36. Joseph Raz, The Authority of Law (Clarendon Press, 1979).

37. Leslie Green, The Authority of the State (Clarendon Press, 1988) at 239. For the critiques of content-independence see P Markwick, “Independent of Content” (2003) 9:1 Legal Theory 43; George Klosko, “Are Political Obligations Content Independent?” (2011) 39:4 Political Theory 498.

38. Thomas Hobbes, Leviathan, Revised Student ed, ed by Richard Tuck (Cambridge University Press, 2003) at 176.

39. HLA Hart, Essays on Bentham: Studies in Jurisprudence and Political Theory (Clarendon Press, 1982) at ch 10; Raz, supra note 36 at ch 12.

40. Joseph Raz, The Morality of Freedom (Clarendon Press, 1986) at 35.

41. Thomas Christiano, The Constitution of Equality: Democratic Authority and its Limits (Oxford University Press, 2008); Daniel Viehoff, “Democratic Equality and Political Authority” (2014) 42:4 Philosophy and Public Affairs 337; David Lefkowitz, “A Contractualist Defense of Democratic Authority” (2005) 18:3 Ratio Juris 346; David Estlund, Democratic Authority: A Philosophical Framework (Princeton University Press, 2008).

42. Christiano, supra note 41 at 252, 244.

43. David Lewis, Convention: A Philosophical Study (Harvard University Press, 1969) at 35 [emphasis changed].

44. Viehoff, supra note 41 at 370 [emphasis added].

45. Christiano, supra note 4 at ch 7.

46. Thompson, supra note 6 at 182.

47. Christopher Kutz, “Secret Law and the Value of Publicity” (2009) 22:2 Ratio Juris 197 at 214 [emphasis changed].

48. Ibid at 199.

49. Philip Soper, “Legal Theory and the Claim of Authority” (1989) 18:3 Philosophy and Public Affairs 209 at 218 [emphasis added].

50. Raz Joseph, Ethics in the Public Domain: Essays in the Morality of Law and Politics, revised ed (Clarendon Press, 1995) at 202.

51. Ibid at 201.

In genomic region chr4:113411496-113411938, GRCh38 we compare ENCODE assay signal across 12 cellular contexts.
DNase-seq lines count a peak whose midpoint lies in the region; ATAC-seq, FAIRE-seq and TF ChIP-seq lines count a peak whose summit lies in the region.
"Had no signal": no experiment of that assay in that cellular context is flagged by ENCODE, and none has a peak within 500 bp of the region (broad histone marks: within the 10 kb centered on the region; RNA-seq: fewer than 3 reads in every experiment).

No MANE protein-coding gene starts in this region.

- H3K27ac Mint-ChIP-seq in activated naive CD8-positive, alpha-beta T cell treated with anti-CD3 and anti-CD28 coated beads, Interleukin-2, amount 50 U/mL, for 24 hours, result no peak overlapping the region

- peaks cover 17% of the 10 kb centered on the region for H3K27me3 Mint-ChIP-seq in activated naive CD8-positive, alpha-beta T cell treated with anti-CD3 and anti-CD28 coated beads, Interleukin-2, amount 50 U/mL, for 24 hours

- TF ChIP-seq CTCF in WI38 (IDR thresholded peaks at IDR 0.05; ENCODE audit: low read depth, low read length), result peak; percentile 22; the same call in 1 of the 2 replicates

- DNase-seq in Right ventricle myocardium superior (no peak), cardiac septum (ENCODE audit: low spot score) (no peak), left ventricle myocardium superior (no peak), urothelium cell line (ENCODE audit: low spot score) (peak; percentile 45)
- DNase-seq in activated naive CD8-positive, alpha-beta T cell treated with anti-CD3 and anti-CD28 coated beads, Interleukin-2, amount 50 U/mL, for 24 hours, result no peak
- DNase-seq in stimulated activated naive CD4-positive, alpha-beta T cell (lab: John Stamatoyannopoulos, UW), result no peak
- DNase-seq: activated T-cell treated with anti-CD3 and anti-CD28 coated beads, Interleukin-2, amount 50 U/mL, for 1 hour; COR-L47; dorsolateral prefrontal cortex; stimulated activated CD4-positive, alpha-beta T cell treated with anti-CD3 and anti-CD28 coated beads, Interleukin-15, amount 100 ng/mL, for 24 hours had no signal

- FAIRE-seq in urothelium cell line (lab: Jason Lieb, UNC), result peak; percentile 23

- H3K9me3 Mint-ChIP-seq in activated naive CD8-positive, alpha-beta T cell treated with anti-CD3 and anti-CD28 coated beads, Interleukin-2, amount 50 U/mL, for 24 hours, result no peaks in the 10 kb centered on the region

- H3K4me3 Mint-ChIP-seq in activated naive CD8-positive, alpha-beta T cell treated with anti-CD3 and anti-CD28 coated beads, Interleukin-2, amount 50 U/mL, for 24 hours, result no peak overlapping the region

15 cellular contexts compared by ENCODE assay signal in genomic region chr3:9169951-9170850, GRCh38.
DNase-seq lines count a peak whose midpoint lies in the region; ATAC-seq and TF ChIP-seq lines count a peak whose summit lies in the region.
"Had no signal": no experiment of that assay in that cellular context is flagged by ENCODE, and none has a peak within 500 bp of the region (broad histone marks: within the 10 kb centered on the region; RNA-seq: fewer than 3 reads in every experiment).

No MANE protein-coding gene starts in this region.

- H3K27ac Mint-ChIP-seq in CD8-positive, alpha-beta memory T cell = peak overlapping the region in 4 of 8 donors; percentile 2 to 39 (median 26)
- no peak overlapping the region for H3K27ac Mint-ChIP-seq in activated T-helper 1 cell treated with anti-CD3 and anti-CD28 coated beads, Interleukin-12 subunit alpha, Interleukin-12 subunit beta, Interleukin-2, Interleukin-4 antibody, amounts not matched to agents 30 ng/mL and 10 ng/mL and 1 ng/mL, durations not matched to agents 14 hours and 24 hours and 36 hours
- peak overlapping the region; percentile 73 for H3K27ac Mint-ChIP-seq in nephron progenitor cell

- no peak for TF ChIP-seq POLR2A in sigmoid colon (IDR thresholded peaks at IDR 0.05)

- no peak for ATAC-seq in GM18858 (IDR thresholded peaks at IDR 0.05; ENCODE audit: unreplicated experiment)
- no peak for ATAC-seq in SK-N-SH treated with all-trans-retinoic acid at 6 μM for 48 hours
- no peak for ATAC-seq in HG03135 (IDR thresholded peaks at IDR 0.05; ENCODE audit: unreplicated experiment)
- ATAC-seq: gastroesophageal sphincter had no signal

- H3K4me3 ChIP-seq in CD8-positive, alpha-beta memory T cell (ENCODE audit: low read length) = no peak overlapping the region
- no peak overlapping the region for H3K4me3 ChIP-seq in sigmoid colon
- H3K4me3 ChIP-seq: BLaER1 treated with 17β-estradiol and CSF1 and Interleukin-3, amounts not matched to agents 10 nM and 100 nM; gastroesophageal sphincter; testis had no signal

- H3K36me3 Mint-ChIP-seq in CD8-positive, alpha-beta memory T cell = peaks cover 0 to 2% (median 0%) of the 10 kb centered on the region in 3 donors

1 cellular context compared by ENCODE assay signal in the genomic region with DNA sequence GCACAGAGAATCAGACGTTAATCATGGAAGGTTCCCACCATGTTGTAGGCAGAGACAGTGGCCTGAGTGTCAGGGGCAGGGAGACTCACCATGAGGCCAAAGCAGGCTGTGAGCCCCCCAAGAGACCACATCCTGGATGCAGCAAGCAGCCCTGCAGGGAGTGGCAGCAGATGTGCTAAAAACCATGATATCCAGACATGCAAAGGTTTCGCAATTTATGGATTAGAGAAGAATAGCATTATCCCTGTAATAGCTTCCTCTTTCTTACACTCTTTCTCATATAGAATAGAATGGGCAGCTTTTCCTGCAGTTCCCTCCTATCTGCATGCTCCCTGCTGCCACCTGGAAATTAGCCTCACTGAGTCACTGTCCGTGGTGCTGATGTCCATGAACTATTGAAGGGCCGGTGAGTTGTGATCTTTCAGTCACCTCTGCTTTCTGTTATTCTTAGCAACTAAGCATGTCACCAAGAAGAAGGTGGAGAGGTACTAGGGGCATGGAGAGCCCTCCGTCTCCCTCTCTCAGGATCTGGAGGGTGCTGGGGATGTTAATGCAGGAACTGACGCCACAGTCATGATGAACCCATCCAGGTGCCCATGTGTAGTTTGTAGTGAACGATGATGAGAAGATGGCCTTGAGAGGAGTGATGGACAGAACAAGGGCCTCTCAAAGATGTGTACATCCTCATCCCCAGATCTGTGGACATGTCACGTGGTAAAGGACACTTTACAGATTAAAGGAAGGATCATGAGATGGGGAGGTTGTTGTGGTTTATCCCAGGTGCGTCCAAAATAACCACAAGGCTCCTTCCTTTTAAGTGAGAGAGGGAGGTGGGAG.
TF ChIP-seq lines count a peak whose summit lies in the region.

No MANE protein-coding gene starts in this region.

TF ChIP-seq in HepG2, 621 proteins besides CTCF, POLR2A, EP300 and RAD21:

52. Kutz, supra note 47 at 199-201.

53. Hart speaks of the principle of intelligibility; Fuller of the principle of promulgation. See HLA Hart, The Concept of Law (Clarendon Press, 1997); Lon Fuller, The Morality of Law (Yale University Press, 1969).

54. Ibid at 51.

55. Hart, supra note 53 at 117. See Claire Grant, “Secret Laws” (2012) 25:3 Ratio Juris 301.

56. Raz, supra note 36 at 51 n 9.

57. David Pozen, “Deep Secrecy” (2010) 62:2 Stan L Rev 257.

58. Gutmann Amy & Thompson Dennis, Democracy and Disagreement (Belknap, 1996) at 121.

59. For example, the Netherlands is legally required to declassify all classified secrets dossiers older than 25, 50 and 75 years; Poland has a mandatory review period of classified documents every five years.

60. Marina Caparini, “Controlling and Overseeing Intelligence Services in Democratic States” in H Born & M Caparini, eds, Democratic Control of Intelligence Services: Containing Rogue Elephants (Ashgate, 2007) 3; Heidi Kitrosser, “Congressional Oversight of National Security Activity: Improving Information Funnels” (2008) 29 Cardozo L Rev 1049; Pozen, supra note 57; Michael P Colaresi, Democracy Declassified: The Secrecy Dilemma in National Security (Oxford University Press, 2014).

61. See Rahul Sagar, “On Combating the Abuse of State Secrecy” (2007) 15:4 J Political Philosophy 404.

62. Caparini, supra note 60 at 14.

63. For a discussion of the problems encountered by the Dutch parliamentary oversight committee to acquire information from the Dutch intelligence services, see Constant Hijzen, “More than a ritual dance. The Dutch practice of parliamentary oversight and control of the intelligence community” (2014) 24:3-4 Security and Human Rights 227.

64. Born & Caparini, supra note 60.

65. Kim Scheppele, “We Are All Post-9/11 Now” (2006) 75:2 Fordham L Rev 607 at 619; see Bruce Ackerman, “The Emergency Constitution” (2004) 113:5 Yale LJ 1029.

66. For a discussion see Rahul Sagar, Secrets and Leaks: The Dilemma of State Secrecy (Princeton University Press, 2013) at 99.

67. Kitrosser, supra note 60 at 1072.

68. Ibid at 1076. Cf Caparini, supra note 60 at 13; Pozen, supra note 57 at 331. For the opposing view, Sagar, supra note 66 at 88.

69. Kitrosser, supra note 60 at 1071.

70. Ibid at 1088.

This article is part of the research project “Democratic Secrecy: A Philosophical Study of the Role of Secrecy in Democratic Governance,” which has received funding from the European Research Council under the European Union’s Horizon 2020 research and innovation programme (DEMSEC GA 639021).

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Canadian Journal of Law & Jurisprudence